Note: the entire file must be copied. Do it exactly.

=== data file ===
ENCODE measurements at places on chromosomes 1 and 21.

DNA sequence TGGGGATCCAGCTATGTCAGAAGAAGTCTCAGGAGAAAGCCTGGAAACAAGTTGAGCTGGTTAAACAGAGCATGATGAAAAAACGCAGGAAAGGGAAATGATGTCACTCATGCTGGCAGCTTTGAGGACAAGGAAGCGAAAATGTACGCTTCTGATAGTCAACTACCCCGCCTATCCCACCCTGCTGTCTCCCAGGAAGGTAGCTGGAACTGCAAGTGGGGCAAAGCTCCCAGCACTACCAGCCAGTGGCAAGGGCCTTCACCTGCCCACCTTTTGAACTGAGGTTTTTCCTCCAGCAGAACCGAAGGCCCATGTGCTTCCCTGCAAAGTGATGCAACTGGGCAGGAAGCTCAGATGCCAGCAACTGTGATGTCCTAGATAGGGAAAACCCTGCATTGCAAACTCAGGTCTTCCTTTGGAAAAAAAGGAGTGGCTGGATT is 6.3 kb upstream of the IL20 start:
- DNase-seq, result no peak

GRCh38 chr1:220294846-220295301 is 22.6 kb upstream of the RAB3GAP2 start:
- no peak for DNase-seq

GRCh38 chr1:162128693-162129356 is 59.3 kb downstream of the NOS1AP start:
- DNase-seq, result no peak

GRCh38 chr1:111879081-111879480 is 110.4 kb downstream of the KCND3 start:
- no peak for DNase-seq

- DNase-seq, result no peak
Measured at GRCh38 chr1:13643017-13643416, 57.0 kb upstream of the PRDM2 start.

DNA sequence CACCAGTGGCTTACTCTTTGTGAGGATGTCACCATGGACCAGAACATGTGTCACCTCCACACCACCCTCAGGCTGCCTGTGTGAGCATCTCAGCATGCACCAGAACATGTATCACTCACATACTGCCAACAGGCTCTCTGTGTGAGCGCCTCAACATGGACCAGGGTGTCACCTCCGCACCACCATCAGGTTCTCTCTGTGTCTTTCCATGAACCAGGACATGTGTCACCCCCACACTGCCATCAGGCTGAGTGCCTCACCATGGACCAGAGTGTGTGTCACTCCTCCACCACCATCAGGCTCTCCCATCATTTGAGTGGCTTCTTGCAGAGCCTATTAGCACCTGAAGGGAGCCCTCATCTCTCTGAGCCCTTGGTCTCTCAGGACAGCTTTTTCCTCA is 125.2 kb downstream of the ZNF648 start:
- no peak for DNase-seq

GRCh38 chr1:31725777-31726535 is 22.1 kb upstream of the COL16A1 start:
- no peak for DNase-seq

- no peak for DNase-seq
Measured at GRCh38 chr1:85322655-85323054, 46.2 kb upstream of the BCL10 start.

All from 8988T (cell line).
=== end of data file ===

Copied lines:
ENCODE measurements at places on chromosomes 1 and 21.

DNA sequence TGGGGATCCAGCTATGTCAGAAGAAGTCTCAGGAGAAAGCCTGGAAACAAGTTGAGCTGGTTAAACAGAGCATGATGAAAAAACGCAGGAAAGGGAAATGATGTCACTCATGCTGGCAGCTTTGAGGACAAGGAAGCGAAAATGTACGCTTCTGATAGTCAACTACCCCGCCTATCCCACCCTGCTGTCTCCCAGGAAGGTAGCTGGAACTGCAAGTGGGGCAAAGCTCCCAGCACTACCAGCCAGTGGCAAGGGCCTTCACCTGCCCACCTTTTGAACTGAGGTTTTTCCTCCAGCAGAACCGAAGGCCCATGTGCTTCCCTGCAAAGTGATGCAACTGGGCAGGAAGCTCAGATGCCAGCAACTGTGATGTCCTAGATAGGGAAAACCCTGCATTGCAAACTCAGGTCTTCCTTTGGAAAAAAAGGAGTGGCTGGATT is 6.3 kb upstream of the IL20 start:
- DNase-seq, result no peak

GRCh38 chr1:220294846-220295301 is 22.6 kb upstream of the RAB3GAP2 start:
- no peak for DNase-seq

GRCh38 chr1:162128693-162129356 is 59.3 kb downstream of the NOS1AP start:
- DNase-seq, result no peak

GRCh38 chr1:111879081-111879480 is 110.4 kb downstream of the KCND3 start:
- no peak for DNase-seq

- DNase-seq, result no peak
Measured at GRCh38 chr1:13643017-13643416, 57.0 kb upstream of the PRDM2 start.

DNA sequence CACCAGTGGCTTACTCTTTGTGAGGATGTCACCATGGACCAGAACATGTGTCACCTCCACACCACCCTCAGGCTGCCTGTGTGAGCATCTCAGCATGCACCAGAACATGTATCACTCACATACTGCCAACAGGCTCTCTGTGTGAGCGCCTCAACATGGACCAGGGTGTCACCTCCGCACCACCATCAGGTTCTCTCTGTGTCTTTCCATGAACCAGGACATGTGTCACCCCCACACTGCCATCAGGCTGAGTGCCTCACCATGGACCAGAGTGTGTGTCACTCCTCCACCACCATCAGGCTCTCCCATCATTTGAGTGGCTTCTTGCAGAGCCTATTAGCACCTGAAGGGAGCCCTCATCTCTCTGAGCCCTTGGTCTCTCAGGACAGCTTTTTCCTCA is 125.2 kb downstream of the ZNF648 start:
- no peak for DNase-seq

GRCh38 chr1:31725777-31726535 is 22.1 kb upstream of the COL16A1 start:
- no peak for DNase-seq

- no peak for DNase-seq
Measured at GRCh38 chr1:85322655-85323054, 46.2 kb upstream of the BCL10 start.

All from 8988T (cell line).